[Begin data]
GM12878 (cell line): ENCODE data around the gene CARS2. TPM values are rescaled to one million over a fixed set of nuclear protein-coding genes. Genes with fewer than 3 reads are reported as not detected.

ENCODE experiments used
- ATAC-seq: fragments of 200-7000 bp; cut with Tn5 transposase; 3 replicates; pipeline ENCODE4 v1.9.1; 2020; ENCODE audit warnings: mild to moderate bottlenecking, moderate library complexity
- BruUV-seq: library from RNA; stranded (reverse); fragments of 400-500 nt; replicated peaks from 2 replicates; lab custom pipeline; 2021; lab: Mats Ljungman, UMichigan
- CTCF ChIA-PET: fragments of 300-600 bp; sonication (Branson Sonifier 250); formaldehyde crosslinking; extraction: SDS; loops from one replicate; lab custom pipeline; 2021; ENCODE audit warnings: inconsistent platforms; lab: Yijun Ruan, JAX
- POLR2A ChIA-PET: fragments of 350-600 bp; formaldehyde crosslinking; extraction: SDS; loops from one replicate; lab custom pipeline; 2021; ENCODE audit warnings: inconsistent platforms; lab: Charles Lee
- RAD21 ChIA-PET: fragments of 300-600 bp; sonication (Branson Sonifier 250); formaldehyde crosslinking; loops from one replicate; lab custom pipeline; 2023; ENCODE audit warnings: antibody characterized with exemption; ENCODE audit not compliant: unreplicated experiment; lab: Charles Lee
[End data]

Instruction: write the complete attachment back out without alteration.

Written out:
GM12878 (cell line): ENCODE data around the gene CARS2. TPM values are rescaled to one million over a fixed set of nuclear protein-coding genes. Genes with fewer than 3 reads are reported as not detected.

ENCODE experiments used
- ATAC-seq: fragments of 200-7000 bp; cut with Tn5 transposase; 3 replicates; pipeline ENCODE4 v1.9.1; 2020; ENCODE audit warnings: mild to moderate bottlenecking, moderate library complexity
- BruUV-seq: library from RNA; stranded (reverse); fragments of 400-500 nt; replicated peaks from 2 replicates; lab custom pipeline; 2021; lab: Mats Ljungman, UMichigan
- CTCF ChIA-PET: fragments of 300-600 bp; sonication (Branson Sonifier 250); formaldehyde crosslinking; extraction: SDS; loops from one replicate; lab custom pipeline; 2021; ENCODE audit warnings: inconsistent platforms; lab: Yijun Ruan, JAX
- POLR2A ChIA-PET: fragments of 350-600 bp; formaldehyde crosslinking; extraction: SDS; loops from one replicate; lab custom pipeline; 2021; ENCODE audit warnings: inconsistent platforms; lab: Charles Lee
- RAD21 ChIA-PET: fragments of 300-600 bp; sonication (Branson Sonifier 250); formaldehyde crosslinking; loops from one replicate; lab custom pipeline; 2023; ENCODE audit warnings: antibody characterized with exemption; ENCODE audit not compliant: unreplicated experiment; lab: Charles Lee